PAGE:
Saturday, August 02, 2008

This Week in Texas Methodist History August 3

Emmanuel Domenech Says Houston Infested with Methodists and Ants, August 1848

A young French Roman Catholic missionary volunteer travelled through Houston during the first week of August 1848 on his way to his post among Roman Catholics near San Antonio. He was not impressed with the young city. His comment that Houston was “infested with Methodists and ants” has been widely cited in histories of Houston.

That oft quoted line is part of a vivid memoir of his Texas experience Missionary Adventures in Texas and Mexico.
Domenech also had little good to say about Methodist camp meetings. Here’s his observation

Of all the Methodist eccentricities which I witnessed, the most curious unquestionably was the camp meeting. This ludicrous custom leads to very great excesses. The sectaries assemble in a plain or a wood, and generally remain there for three days. . Their time is spent in listening to the sermons of their ministers, in singing psalms and reciting prayers. Women of a certain age get into melting moods, weep, and utter cries of anguish and repentance at the sight of their sins; sometimes they imagine that the Holy Ghost descends upon them, then, in their own words, they are happy, and impelled by a desire of making their brethren sharers in their happiness, they mount the platform and preach in their turn. Their words are intermingled with sobs and cries, and the assembly, already disposed to excitement by fasting and watching, thereby receive most profound impressions. . . .it is not unusual to see young girls preach, and with an air of inspiration and an extraordinary volubility of utterance, deliver the most impassioned discourses, until at length, they fall into paroxysms of nervous excitement, and into the most frightful convulsions.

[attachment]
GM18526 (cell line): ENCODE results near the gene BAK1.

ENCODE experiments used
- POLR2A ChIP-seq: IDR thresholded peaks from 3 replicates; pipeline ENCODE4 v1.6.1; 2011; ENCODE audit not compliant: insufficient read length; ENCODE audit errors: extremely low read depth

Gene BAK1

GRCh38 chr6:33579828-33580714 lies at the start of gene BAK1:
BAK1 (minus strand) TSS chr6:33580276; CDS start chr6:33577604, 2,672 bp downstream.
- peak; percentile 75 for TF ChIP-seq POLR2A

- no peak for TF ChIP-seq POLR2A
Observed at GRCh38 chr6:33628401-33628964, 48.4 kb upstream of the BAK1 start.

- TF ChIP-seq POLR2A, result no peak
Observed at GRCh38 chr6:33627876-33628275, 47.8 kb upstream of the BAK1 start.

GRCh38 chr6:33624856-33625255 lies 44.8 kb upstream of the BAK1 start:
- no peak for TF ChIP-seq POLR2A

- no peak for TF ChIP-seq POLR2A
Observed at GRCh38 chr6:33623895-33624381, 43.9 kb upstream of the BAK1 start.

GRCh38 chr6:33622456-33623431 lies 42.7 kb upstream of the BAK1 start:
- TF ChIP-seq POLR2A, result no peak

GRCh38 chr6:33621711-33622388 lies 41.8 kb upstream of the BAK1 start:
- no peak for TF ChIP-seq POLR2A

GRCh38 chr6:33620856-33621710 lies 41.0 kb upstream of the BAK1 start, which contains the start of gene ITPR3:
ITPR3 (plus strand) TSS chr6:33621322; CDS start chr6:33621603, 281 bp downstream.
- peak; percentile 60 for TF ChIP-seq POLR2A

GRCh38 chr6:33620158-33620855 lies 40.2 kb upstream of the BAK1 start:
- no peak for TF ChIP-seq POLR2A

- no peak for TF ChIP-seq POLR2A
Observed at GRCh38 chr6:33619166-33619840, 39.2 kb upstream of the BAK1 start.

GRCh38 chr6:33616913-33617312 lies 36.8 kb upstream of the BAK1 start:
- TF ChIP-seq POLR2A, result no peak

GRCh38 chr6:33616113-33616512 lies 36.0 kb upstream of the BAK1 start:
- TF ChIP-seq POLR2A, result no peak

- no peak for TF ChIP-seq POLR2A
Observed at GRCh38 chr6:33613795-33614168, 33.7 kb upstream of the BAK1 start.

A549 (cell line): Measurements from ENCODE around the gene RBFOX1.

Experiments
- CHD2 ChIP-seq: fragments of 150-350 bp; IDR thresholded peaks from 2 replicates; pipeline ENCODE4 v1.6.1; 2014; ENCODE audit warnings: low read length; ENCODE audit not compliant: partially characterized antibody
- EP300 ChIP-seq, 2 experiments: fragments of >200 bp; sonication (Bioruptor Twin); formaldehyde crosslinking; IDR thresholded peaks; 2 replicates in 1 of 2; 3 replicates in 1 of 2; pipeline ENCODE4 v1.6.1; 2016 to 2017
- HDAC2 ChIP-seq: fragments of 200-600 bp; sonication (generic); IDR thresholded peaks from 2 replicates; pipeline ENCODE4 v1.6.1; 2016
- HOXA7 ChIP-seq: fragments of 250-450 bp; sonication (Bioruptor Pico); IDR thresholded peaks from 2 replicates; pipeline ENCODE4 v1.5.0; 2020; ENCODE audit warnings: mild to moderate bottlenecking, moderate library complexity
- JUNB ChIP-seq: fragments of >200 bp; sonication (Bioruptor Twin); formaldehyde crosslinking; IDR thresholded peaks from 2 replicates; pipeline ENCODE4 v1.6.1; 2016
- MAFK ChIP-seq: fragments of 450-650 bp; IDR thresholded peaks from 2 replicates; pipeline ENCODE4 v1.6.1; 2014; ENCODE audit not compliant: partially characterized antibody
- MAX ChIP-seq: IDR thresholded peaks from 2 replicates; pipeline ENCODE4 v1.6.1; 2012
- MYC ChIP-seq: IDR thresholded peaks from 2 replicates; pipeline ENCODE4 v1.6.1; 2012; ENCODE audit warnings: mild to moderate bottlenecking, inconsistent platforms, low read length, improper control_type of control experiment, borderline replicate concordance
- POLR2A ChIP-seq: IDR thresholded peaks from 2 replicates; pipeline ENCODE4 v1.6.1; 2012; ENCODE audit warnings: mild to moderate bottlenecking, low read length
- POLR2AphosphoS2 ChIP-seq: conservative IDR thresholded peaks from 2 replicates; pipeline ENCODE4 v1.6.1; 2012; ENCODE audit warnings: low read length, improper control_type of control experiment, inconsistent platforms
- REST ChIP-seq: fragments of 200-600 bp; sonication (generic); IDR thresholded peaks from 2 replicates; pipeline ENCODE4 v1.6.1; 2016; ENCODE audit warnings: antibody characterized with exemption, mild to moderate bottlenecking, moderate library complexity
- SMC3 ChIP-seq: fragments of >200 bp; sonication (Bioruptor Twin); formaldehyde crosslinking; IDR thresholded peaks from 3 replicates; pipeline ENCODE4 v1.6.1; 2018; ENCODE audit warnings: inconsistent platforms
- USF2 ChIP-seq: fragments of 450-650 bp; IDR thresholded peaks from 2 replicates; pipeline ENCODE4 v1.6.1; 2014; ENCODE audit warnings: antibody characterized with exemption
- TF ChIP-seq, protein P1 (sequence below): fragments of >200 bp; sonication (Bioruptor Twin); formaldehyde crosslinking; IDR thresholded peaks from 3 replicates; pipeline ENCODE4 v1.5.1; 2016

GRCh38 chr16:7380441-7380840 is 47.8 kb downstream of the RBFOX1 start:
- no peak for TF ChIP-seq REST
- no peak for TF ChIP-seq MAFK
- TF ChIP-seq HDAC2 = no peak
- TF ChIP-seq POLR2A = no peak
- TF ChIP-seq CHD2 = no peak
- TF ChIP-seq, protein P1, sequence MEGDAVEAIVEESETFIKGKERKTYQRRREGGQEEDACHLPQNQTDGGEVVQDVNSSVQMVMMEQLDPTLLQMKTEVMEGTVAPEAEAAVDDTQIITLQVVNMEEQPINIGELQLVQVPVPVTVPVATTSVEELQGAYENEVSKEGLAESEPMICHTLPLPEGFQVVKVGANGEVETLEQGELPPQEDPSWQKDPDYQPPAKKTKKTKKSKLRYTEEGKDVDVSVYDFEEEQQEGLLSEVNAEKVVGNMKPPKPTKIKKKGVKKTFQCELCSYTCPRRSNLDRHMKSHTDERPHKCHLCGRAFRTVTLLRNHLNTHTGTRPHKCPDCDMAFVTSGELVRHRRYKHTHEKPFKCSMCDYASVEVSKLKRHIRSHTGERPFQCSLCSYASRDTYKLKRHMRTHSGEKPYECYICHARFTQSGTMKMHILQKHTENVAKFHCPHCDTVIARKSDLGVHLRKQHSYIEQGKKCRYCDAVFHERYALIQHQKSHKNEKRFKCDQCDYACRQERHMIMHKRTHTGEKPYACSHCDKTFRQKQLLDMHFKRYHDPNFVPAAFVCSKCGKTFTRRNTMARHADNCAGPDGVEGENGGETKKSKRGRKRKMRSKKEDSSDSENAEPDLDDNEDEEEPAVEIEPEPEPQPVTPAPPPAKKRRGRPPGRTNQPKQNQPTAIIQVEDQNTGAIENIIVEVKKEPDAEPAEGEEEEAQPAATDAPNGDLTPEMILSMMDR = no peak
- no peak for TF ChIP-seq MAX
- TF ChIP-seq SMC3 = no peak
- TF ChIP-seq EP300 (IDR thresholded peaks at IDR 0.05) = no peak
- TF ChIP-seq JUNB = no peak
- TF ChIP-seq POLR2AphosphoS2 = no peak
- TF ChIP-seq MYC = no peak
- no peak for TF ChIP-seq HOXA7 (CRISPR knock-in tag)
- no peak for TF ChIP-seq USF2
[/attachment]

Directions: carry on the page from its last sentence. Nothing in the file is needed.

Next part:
Readers of the this column may find his comments on Methodist preachers amusing

. . .ministers. . .are as ignorant as their disciples. They embrace this life as one would enter the grocery business, without any formality whatever. Some of them have but a very limited knowledge of their duties and of the Bible, which is their only guide.


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